Here in Eureka Springs, Arkansas, the welcoming setting of Donal Mosher and Michael Palmieri’s “The Gospel of Eureka,” two men in two dressing rooms just a mile and a half apart pick up their eyeliner pencils for two very different roles. One is readying to mouth his prerecorded lines as a Roman centurion at “The Great Passion Play,” where three nights a week during the summer, he’ll crucify Christ. The other is glamming up for drag karaoke night at long-married gay couple Gregory Lee Keating and Walter Burrell’s bar, Eureka Live. Beams Keating, “We’re like a hillbilly Studio 54.”
These parallel performances look like opposites, and most documentaries would probably have you steeling for a fight. Not this one. Jesus himself — that is, Kent Butler, the marketing director and star of the passion play — embraces all of the Lord’s sheep, including the devout Christian transwoman who snickers a Lazarus joke to her husband during the show. And when the bewigged queen begins to lip-sync, he’s chosen a country hymn. At a glance, it’s tough to distinguish between their audiences. Both crowds tend toward thick-necked men in ball caps and smiling Southern women.
“The Gospel of Eureka” is on the hunt for connection. Mosher and Palmieri find it even in a hamlet of 2,073 that’s in the crosshairs of a bigoted anti-transgender bathroom bill. You might already be imagining which people are on both sides, but the residents shun stereotypes. Ask Jayme Brandt, a pastor’s son who owns the religious gift shop, what he thinks of the bill, and it turns out his dad is openly out of the closet. Plus, notes Jayme, according to scripture it was Judas, not Jesus, who tried to inject faith into politics. Here in this rhinestone on the Bible Belt, the filmmakers find that most residents just want to get along, despite loudmouths on the news rattling their sabers. This cheerful small town portrait makes for an idealistic crowd-pleaser (after all, Eureka Springs is the rumored home of healing waters), but this beautiful, and beautifully shot, documentary is a cure for the angry headline blues.
The directors don’t clutter the screen with identifying chyrons. (We learn Keating and Burrell’s names in the last act when we get a glimpse of them in print, and everyone else required a bit of detective work for the sake of this review.) Instead, the film functions like a rural diner. People just start talking at you, skipping formalities to go straight to feeling like family. They trust the cameras, and in turn, the film treats them with ribbing affection.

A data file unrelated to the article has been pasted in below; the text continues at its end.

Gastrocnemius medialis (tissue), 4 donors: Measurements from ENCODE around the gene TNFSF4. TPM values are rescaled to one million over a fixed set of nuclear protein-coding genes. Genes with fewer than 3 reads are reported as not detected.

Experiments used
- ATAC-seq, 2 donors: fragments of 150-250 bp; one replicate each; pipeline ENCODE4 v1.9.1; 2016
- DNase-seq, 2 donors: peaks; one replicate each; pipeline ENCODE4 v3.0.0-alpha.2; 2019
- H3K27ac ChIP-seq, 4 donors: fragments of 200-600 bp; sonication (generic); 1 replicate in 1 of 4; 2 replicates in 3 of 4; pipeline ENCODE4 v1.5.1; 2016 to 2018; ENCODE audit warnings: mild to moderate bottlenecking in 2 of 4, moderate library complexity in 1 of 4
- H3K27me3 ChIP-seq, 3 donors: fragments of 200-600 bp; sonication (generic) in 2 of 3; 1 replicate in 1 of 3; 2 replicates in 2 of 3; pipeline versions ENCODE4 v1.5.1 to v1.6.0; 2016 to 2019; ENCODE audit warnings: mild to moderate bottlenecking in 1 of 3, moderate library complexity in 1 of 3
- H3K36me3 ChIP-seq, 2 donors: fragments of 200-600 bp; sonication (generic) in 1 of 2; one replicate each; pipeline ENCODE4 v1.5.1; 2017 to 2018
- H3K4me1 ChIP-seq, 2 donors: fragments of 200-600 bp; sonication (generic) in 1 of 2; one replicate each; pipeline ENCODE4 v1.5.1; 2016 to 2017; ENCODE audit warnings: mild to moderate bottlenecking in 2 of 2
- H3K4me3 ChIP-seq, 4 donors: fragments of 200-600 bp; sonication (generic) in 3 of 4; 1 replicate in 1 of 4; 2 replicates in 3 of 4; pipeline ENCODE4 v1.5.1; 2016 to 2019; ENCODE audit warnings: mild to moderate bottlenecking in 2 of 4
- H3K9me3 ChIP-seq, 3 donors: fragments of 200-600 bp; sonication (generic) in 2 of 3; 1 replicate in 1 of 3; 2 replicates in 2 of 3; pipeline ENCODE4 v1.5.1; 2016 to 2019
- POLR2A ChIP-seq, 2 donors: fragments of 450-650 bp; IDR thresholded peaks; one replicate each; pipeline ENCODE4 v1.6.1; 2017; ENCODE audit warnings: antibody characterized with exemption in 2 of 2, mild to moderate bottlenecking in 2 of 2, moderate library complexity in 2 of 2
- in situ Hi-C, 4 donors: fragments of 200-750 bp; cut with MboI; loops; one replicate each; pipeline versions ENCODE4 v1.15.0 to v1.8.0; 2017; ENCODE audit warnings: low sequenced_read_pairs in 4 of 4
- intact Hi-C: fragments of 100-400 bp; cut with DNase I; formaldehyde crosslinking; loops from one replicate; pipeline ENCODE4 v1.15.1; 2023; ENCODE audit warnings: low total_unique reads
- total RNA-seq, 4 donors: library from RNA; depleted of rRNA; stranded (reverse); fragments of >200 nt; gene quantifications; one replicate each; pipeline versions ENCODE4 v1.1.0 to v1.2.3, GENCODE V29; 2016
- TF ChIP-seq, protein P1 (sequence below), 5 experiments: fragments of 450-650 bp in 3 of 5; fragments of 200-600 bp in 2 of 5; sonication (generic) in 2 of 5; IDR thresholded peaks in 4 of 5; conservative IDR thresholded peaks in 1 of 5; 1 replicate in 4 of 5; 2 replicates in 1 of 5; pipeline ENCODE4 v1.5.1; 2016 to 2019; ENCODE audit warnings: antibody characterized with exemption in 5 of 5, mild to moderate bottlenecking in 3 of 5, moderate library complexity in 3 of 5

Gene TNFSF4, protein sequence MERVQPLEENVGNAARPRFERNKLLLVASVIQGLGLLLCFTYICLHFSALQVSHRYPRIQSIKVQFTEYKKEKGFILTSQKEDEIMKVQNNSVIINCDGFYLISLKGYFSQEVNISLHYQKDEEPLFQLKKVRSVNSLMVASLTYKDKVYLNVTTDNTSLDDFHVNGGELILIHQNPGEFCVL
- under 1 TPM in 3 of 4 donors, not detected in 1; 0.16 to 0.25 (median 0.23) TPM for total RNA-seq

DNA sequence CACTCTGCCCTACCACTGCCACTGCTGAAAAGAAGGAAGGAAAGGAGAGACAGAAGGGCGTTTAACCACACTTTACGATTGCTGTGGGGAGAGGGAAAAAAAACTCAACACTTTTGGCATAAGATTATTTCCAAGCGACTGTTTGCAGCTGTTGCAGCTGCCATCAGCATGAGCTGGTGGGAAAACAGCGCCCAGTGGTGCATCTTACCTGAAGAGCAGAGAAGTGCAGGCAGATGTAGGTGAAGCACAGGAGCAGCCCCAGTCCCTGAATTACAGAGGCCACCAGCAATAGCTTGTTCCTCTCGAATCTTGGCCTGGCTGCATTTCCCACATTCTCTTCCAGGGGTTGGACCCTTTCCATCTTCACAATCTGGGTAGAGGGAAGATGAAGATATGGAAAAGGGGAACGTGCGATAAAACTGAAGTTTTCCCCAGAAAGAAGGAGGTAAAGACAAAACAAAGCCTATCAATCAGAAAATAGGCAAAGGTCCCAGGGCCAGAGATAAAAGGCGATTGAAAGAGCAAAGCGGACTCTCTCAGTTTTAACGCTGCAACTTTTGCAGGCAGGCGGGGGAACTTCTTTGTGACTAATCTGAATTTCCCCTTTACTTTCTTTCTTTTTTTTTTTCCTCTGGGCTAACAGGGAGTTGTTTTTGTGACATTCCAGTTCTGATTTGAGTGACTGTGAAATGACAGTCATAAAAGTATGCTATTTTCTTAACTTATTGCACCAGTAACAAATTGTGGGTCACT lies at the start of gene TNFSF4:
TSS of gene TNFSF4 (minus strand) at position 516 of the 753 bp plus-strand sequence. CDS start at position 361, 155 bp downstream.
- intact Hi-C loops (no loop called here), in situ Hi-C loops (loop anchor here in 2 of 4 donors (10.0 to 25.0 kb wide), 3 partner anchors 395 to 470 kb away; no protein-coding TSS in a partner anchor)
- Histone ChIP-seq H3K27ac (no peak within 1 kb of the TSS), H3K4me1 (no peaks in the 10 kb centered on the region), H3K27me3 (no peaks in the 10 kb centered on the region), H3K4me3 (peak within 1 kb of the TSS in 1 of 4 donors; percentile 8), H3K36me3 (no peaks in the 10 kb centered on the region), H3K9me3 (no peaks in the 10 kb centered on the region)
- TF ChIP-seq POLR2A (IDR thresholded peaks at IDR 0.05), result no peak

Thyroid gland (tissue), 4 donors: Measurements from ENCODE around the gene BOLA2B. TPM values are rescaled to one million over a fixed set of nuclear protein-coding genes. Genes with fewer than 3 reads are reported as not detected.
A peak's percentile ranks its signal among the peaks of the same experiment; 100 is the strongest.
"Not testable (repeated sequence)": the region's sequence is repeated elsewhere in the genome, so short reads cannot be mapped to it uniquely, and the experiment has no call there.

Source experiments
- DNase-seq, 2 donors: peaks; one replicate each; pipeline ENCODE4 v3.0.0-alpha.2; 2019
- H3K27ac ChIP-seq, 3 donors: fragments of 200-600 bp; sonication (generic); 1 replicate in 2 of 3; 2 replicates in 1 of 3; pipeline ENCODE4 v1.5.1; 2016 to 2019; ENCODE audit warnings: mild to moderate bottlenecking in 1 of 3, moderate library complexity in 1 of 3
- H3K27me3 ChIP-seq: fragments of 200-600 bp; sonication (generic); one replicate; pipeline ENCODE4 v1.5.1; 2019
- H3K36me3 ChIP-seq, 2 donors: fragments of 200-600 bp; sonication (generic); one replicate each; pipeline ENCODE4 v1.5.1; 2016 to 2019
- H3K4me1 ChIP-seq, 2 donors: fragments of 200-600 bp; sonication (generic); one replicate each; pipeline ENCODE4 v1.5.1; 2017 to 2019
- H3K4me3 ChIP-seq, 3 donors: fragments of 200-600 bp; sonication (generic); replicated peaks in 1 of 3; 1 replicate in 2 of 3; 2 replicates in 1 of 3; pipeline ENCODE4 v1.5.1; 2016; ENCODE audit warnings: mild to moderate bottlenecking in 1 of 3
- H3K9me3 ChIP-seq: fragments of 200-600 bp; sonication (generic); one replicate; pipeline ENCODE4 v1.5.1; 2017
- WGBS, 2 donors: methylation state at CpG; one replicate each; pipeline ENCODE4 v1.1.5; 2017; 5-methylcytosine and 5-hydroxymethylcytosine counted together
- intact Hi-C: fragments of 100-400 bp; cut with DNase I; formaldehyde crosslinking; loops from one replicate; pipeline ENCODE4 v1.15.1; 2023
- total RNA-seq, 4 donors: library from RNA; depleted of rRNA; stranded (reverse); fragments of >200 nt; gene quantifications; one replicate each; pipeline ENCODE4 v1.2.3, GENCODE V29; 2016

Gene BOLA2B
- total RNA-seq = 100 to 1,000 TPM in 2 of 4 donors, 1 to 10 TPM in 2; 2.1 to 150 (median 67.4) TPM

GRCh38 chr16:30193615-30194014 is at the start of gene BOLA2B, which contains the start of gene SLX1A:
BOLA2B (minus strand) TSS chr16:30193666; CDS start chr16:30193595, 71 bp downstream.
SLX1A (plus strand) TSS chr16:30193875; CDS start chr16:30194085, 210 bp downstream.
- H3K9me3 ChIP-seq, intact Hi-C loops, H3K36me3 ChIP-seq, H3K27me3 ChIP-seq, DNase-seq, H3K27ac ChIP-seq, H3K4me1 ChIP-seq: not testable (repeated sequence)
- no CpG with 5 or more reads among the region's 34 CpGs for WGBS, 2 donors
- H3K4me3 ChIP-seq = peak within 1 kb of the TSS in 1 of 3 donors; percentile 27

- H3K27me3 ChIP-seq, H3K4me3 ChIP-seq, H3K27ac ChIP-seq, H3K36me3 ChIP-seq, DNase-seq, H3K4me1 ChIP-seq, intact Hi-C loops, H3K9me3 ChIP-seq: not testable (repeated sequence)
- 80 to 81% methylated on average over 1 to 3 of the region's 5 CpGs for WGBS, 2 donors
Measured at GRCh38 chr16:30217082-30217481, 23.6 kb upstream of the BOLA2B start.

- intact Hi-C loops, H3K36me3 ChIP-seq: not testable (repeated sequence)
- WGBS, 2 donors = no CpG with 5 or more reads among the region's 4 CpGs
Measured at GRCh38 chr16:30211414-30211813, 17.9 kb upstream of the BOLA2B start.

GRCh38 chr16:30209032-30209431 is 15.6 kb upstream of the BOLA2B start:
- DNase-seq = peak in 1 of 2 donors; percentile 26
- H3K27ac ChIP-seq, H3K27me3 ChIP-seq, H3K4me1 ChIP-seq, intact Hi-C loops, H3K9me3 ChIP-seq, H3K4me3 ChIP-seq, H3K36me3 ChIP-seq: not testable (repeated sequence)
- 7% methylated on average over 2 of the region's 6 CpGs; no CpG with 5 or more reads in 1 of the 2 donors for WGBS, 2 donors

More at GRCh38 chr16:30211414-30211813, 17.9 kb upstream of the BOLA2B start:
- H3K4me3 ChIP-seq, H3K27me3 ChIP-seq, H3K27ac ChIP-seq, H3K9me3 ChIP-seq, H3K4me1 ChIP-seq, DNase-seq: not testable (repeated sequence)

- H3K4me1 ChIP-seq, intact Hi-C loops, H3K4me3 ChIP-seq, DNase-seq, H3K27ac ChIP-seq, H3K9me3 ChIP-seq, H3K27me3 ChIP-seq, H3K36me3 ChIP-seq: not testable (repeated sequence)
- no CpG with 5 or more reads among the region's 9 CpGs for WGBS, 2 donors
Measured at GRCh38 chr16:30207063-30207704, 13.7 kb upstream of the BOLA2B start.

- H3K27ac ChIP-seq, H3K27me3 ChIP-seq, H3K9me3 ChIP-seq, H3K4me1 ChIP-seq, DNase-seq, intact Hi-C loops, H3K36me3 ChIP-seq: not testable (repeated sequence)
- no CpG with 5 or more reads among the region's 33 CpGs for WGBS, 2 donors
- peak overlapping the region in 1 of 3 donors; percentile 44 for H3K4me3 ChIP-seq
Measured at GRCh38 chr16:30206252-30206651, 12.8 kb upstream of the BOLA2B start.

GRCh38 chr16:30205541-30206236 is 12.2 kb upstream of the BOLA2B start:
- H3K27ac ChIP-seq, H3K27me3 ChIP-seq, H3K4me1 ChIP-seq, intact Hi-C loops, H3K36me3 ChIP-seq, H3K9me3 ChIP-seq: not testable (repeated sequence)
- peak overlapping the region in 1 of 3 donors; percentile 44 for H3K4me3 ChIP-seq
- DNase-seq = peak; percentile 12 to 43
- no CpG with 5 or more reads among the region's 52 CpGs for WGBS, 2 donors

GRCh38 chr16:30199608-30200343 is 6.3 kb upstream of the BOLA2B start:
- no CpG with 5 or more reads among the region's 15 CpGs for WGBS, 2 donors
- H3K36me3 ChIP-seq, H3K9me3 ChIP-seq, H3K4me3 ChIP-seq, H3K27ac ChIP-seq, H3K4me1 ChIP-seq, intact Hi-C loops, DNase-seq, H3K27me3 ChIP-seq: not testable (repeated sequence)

Palmieri, who also shot and edited the film, has a sharp eye for details. As the head of the passion play’s adjacent museum boasts, “The works here are priceless,” Palmieri cuts to a deformed portrait of Jesus. His lens is neither naive nor cruel. It simply observes that the blood Butler squeezes on himself every night before climbing on the cross is flavored “zesty mint.” It also registers a local’s Confederate flag license plate, and a pragmatic church billboard that reads, “Too Hot to Change Sign. Sin bad. Jesus good.” When Keating visits the 65-foot-tall Christ of the Ozarks sculpture that looms over Eureka Springs, Palmieri zooms in for a macro close-up of the flies crawling inside the statue’s eyes. Later, he pauses to watch a young boy agog as Butler gets lashed with fake gore. This kid just loves the violence.
Besides retro clips of hate-mongering TV hound Anita Bryant, “The Gospel of Eureka” doesn’t bother to fashion a villain. Once, it hands the mic to a sidewalk protester who wants to explain why the Lord hates transgender people. He can’t, so the film shrugs and moves on to listen to folks who have thought hard about their faith, especially the witty Keating who struggles to convince his husband to fear Hell. After 31 years of marriage, Keating and Burrell still don’t completely agree about religion. So what? Mosher and Palmieri prove a town doesn’t need to be perfectly aligned. It just needs to agree there’s a universal right to personal liberty — you know, basic Constitutional stuff — which requires that people see each other as human beings. That’s easier to do in a tiny village than a sprawling nation. Still, leaving “The Gospel of Eureka,” the audience grinned like they hadn’t felt this optimistic about America in years.